Another key element to increasing the pipeline of women into STEM fields also begins at a young age, particularly through the role of mentorship. For some, this starts in the home. Shah's experience hinged significantly on her own experience with having a mentor at home. Her father often encouraged her to think differently: “When I was growing up and we would be going over a bridge and my dad would say, ‘how is this bridge constructed?’" Shah added later, "I was fortunate because I had a dad who was an engineer and I was good at math and science… so when I was a junior in high school I asked my dad ‘what do you do if you’re good at math and science?’ and he said ‘you become an engineer.’”

Parents are not the only mentors in girls lives, however. Teachers — and in the case of the Girl Scouts, troop leaders — also are vital to helping lay the groundwork for future engagement in STEM. One barrier to this support structure, however, is adults feeling equipped to teach STEM skills. To address this need, GSGCNWI offers STEM enrichment training for troop leaders with local experts from STEM fields. As Schaefer noted, this builds confidence in the troop leaders who can then share this confidence with their girls. "You can be curious with your girls. You don't have to know it in order to teach it… It's okay to learn with your girls."

Connecting with role models from the community, that girls can see themselves in, is critical. The transparent representation of women in STEM is one of the consistent points of concern around diversity in STEM fields. "Having female mentors is so important. If the girls can't see women in technology then it may not inspire them [to enter STEM fields]," Schaefer argued. Recognizing that it is not just up to girls to navigate their place into STEM fields, but it is up to the broader ecosystem of mentorship coming from adults, is key to understanding how we can navigate existing barriers for girls into STEM. 

STEM As an Interconnected Discipline

The panel discussed the growing desire to showcase STEM as interconnected disciplines as one pedagogical challenge. Transdisciplinary approaches may provide not only creative solutions to today's problems, but also provide an avenue forward on bringing more women and girls into STEM fields. GSGCNWI is tackling this in two ways: STEAM, or the integration of arts (hence the 'A') as part of STEM; and supporting the girls in tackling local issues. 

Not all Girl Scout councils officially adopt STEAM, but with the growing national attention being paid to STEAM-based approaches in education, it was a natural fit for the Chicago-based council. By incorporating art skills and pedagogical approaches into their practice,  GSGCNWI is seeing an opportunity to provide more pathways to learning. “Art used to be involved in STEM and in science and it has been taken out. To add it back in allows girls more opportunity to learn, to be curious, and to try creative solutions,” Schaefer argued. 

The need to revisit arts as being part of STEM was a point of agreement from Shah, who pointed to examples like Leonardo di Vinci and other historical figures, "Art and science and technology has always been intertwined and if you really think about it the great ancient cultures have always included art in science, it was going hand in hand. Creativity is naturally a part of science and engineering and math."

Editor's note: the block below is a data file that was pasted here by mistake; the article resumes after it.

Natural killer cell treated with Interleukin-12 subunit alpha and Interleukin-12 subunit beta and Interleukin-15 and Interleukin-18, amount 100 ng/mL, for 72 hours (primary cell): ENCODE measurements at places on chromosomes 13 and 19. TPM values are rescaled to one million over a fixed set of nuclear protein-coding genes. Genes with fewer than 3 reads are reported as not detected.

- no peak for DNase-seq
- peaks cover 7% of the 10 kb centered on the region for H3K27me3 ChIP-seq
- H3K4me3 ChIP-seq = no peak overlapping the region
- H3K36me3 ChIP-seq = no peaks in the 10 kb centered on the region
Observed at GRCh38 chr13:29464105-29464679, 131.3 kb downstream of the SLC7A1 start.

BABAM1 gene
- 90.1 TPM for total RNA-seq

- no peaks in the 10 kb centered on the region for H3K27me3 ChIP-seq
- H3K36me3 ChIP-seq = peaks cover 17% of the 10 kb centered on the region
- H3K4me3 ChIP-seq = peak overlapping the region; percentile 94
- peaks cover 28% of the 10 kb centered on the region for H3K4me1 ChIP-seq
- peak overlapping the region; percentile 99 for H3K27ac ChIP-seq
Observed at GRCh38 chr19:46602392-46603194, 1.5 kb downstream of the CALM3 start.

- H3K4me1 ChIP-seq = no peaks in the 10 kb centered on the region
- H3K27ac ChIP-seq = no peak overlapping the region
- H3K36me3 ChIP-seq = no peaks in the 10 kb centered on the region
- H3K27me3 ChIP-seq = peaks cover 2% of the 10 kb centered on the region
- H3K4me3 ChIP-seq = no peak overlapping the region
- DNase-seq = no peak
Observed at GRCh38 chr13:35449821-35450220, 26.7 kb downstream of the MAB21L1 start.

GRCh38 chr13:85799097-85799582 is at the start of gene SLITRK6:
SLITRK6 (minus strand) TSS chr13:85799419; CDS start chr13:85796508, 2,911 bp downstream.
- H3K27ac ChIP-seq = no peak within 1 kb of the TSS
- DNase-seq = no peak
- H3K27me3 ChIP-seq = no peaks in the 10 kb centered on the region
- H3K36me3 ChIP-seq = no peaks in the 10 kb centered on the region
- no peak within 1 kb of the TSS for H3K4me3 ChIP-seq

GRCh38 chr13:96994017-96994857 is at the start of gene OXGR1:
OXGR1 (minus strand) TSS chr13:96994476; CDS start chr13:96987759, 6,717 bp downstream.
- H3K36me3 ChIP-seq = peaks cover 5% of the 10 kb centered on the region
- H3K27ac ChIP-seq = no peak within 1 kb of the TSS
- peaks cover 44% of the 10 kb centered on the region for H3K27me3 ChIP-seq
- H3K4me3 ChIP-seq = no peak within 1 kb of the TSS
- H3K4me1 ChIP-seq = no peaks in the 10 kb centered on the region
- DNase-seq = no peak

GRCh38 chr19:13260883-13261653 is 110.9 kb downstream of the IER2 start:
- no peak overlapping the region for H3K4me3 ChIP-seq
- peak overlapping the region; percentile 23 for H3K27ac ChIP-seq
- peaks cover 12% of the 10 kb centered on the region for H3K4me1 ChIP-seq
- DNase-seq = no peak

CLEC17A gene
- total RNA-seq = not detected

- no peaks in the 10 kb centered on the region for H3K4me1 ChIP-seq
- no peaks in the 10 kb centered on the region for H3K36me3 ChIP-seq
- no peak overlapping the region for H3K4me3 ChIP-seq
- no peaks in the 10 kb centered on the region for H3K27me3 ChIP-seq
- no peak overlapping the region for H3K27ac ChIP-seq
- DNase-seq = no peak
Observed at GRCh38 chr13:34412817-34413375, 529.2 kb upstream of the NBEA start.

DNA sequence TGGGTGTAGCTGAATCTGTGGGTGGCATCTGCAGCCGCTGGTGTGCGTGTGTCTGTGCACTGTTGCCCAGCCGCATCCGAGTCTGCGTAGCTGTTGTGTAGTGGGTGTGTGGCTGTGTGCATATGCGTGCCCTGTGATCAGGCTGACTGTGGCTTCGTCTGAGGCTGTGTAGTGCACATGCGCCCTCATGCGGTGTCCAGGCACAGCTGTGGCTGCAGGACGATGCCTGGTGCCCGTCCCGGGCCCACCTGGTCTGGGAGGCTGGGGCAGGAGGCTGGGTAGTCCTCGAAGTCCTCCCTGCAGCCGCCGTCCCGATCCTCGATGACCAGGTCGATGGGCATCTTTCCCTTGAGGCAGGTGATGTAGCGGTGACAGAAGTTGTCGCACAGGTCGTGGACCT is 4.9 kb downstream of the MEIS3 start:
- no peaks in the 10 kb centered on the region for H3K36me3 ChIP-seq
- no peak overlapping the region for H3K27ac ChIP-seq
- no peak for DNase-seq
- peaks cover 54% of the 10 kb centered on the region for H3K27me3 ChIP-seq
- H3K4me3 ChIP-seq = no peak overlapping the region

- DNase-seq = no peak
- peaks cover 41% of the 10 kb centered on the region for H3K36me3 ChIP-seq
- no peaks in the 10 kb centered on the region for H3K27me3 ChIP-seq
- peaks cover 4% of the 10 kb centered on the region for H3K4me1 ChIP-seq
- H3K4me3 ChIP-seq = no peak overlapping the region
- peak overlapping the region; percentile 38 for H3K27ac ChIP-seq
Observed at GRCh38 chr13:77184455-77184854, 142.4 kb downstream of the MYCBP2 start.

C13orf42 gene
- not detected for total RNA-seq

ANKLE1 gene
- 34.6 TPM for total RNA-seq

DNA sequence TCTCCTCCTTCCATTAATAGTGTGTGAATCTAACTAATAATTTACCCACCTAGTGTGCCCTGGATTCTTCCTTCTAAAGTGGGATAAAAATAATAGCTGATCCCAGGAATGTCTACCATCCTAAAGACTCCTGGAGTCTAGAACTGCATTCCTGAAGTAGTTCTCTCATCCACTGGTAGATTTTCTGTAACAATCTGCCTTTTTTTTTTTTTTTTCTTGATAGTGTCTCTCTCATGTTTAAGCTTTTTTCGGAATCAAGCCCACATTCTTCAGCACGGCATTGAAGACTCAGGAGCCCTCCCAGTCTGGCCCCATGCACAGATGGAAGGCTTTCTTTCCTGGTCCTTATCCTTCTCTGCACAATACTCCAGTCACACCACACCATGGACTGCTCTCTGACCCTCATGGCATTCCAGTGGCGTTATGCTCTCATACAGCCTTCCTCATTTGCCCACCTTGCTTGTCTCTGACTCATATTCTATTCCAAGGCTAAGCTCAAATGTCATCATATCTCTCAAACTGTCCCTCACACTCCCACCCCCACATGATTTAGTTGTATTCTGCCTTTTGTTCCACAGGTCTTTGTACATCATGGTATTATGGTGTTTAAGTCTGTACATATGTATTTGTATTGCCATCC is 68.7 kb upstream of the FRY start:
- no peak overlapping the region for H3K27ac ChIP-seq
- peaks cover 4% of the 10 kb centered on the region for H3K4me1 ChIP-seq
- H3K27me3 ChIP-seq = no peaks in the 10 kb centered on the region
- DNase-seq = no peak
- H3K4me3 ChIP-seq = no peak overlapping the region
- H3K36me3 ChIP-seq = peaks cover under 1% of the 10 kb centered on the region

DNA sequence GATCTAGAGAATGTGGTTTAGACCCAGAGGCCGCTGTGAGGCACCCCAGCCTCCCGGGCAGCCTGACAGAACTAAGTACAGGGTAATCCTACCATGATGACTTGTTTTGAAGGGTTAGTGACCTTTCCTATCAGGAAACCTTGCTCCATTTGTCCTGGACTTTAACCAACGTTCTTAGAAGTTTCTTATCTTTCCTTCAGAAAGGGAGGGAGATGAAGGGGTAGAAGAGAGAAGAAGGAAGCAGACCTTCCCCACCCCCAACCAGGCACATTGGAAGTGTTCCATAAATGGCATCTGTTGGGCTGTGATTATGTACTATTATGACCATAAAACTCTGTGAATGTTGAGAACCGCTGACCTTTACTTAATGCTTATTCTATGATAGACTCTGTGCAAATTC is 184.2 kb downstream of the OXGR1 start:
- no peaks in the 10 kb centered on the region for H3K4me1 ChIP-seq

But another crucial concern from the discussion was showing how STEM could be applied to day-to-day issues of girls. Grounding their programs in local action, Schaefer discussed how girls are driven to learn and use it more. By allowing girls to apply the scientific method or design processes that are important to them — such as building community gardens or figuring out why all the trees are dying in their local park — Schaefer was seeing the groundwork laid for girls to not only have a long-term interest in STEM, but see themselves as active participants in the STEM fields from a young age. 

Ultimately, this is part of the point of being in a STEM field for Shah, particularly a field like engineering. “At the end of the day, we are making a difference for people. We are thinking about how can a mom go and buy milk for her child without getting on a bus and going five miles to do so in the middle of the night in any community," Shah said, "Those are the things we are thinking about and, you know what? As a woman I know I think about those things every day. ...It’s about making a difference and improving the lives of people, and girls and women think about that. They think about how to improve their lives so they can do more.”

 

References:

 

  1. National Center for Science and Engineering Statistics (2019). "Women, Minorities, and Persons with Disabilities in Science and Engineering." Accessed from: https://ncses.nsf.gov/pubs/nsf19304/digest/introduction

  1. The UNESCO Institute for Statistics. (2018). Women in Science. Fact Sheet No. 51., June 2018. Accessed from: http://uis.unesco.org/sites/default/files/documents/fs51-women-in-science-2018-en.pdf

  1. Noonan, R. (2017). STEM Jobs: 2017 Update. ESA Issue Brief, 02(17). US Department of Commerce.

  1. Martin, C. L., & Ruble, D. (2004). Children's search for gender cues: Cognitive perspectives on gender development. Current directions in psychological science, 13(2), 67-70.